Silent Heart Attack: Like a Time Bomb

Unusual or nonexistent symptoms make it no less dangerous.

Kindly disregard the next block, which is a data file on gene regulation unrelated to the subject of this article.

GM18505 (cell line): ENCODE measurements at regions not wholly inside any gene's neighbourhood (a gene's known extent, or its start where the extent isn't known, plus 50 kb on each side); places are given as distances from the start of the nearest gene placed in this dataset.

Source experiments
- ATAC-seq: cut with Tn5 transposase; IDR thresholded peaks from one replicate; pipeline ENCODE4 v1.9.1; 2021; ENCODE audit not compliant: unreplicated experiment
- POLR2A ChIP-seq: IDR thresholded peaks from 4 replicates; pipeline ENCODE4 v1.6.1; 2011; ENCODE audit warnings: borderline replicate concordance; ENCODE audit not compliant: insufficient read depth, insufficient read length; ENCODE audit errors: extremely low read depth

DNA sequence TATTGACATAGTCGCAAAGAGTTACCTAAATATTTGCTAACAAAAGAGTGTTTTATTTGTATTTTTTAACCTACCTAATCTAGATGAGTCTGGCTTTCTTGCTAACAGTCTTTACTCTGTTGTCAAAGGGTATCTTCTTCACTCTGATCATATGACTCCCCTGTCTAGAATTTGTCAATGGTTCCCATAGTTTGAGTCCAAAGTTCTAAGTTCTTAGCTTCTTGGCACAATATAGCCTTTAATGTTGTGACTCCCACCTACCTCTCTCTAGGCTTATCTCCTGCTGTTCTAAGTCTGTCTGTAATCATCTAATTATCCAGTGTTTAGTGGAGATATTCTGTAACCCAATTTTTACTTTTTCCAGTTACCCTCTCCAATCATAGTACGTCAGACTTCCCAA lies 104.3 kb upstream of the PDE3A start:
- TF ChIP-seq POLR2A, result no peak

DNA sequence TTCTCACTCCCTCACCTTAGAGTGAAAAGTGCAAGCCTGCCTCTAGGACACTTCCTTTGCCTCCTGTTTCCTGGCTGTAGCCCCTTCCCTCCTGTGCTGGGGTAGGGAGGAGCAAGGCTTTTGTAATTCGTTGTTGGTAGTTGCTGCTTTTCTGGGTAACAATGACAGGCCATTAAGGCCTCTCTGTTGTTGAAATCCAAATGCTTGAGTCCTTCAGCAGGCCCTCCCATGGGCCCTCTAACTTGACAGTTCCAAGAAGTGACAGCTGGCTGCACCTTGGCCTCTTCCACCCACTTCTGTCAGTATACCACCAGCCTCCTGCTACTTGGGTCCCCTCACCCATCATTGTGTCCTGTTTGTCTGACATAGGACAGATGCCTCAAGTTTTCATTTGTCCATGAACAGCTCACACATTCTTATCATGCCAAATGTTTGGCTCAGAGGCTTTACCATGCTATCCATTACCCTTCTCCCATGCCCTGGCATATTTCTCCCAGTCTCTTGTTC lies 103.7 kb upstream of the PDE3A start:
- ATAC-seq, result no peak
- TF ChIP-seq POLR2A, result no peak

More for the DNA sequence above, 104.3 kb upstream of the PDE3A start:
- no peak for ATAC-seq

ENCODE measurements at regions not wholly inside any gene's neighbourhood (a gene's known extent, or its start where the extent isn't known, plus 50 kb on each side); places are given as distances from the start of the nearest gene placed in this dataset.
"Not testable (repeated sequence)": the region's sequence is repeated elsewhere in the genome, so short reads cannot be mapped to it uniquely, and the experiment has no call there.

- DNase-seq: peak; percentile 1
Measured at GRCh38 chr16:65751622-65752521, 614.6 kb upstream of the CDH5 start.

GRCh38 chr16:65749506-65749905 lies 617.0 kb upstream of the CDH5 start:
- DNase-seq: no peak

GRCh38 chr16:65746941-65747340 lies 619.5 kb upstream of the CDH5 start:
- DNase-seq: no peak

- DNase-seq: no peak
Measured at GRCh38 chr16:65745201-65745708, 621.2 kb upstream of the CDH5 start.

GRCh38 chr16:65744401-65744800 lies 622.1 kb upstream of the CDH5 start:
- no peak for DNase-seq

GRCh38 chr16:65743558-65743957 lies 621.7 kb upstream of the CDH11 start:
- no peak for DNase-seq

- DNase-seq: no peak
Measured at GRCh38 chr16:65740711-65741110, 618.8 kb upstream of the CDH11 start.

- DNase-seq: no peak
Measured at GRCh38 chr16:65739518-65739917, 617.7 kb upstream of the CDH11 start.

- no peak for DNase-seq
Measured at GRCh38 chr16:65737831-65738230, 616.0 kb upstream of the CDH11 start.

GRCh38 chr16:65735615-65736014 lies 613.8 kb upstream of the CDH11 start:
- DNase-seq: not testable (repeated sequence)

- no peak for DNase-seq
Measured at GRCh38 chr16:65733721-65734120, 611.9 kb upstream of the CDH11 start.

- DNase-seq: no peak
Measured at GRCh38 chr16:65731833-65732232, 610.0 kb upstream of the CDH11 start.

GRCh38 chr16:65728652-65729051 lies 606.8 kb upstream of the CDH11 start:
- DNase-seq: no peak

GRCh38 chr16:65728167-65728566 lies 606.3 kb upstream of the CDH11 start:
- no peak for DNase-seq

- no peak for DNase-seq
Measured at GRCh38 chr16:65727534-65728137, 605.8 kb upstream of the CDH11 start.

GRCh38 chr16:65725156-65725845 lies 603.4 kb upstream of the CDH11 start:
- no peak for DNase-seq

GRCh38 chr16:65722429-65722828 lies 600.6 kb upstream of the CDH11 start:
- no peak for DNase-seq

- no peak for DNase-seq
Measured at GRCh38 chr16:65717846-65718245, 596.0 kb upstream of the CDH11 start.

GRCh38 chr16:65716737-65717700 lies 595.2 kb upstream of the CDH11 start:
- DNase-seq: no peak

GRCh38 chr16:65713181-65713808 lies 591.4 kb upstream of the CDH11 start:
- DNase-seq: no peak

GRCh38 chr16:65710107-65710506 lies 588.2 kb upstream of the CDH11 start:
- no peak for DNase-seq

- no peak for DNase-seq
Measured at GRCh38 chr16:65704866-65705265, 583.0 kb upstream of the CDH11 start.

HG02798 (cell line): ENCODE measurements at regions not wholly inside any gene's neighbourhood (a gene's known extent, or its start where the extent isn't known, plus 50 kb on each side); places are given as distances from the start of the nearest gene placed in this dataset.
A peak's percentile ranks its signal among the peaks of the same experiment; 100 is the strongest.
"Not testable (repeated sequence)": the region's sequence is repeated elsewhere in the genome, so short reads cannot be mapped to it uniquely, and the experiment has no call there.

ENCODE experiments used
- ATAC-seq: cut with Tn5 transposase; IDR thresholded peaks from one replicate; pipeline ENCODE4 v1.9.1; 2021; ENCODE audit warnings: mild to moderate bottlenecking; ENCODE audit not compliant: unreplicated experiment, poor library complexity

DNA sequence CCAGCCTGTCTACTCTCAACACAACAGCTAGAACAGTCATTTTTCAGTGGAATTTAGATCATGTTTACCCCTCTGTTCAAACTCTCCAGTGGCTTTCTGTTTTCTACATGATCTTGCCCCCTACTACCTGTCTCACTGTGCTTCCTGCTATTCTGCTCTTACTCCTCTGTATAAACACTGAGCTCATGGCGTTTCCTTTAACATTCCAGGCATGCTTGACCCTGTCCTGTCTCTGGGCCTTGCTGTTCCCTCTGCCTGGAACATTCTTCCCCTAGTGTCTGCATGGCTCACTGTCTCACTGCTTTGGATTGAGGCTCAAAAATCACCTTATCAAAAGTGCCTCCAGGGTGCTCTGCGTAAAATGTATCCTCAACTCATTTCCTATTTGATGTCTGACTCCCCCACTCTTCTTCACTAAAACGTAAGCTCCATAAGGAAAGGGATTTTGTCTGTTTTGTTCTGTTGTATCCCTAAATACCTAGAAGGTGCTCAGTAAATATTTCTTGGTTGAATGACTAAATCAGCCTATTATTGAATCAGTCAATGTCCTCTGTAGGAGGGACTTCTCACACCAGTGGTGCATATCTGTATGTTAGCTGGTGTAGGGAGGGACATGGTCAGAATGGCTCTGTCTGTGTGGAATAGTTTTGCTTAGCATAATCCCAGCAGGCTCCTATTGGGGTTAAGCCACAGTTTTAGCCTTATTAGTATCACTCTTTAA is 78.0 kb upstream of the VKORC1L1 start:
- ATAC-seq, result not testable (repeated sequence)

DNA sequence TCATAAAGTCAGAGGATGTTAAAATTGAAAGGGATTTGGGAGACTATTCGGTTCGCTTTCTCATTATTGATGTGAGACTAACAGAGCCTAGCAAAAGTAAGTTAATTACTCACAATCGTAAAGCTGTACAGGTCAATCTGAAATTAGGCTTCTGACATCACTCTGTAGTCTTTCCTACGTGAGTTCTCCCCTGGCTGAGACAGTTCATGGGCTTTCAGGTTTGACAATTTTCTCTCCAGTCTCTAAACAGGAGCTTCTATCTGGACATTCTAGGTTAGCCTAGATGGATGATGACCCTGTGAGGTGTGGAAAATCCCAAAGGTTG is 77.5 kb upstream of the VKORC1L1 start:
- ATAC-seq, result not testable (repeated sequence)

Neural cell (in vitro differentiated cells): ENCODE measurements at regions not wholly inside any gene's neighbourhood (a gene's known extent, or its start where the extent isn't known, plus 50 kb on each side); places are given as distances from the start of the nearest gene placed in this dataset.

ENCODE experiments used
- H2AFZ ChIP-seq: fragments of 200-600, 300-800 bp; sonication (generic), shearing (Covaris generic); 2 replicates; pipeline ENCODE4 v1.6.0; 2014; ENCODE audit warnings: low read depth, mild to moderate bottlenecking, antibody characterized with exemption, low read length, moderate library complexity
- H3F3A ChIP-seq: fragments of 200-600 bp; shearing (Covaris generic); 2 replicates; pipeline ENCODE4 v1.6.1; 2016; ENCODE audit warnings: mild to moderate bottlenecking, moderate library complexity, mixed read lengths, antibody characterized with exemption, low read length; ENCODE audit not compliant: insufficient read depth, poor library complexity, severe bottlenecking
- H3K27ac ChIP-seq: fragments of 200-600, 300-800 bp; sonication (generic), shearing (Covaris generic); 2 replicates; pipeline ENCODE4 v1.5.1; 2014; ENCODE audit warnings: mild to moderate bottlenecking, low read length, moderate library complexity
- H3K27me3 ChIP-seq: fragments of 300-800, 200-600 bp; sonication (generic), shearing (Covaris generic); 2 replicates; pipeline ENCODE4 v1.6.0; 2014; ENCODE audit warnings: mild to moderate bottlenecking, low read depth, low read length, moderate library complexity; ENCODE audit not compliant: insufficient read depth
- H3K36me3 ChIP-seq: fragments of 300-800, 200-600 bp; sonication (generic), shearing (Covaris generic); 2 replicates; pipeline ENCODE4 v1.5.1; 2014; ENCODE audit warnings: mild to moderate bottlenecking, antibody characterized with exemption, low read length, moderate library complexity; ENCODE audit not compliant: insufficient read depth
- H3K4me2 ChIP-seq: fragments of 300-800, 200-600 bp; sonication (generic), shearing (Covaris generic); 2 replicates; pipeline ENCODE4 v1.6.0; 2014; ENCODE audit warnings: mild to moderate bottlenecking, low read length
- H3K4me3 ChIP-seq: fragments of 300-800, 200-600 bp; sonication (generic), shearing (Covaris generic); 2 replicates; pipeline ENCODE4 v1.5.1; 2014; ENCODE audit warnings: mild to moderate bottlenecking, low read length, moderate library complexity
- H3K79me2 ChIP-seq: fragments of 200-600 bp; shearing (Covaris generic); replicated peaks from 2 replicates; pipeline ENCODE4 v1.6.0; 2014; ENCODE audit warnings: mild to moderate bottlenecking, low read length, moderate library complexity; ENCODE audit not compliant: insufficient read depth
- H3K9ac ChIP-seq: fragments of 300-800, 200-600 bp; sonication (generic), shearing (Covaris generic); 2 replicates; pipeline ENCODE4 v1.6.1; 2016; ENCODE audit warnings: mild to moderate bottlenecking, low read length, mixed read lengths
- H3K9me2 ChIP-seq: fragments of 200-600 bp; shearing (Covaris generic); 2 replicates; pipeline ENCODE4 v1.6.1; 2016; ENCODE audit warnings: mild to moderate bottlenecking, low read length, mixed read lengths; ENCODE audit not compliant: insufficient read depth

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But one-quarter of heart-attack sufferers experience different symptoms or no symptoms. Some learn theyve had a heart attack (myocardial infarction, or MI) when a test performed for another reason reveals the damage. Others find out when they develop symptoms of heart failure, such as shortness of breath or leg swelling, or an arrhythmia (palpitations or fainting).
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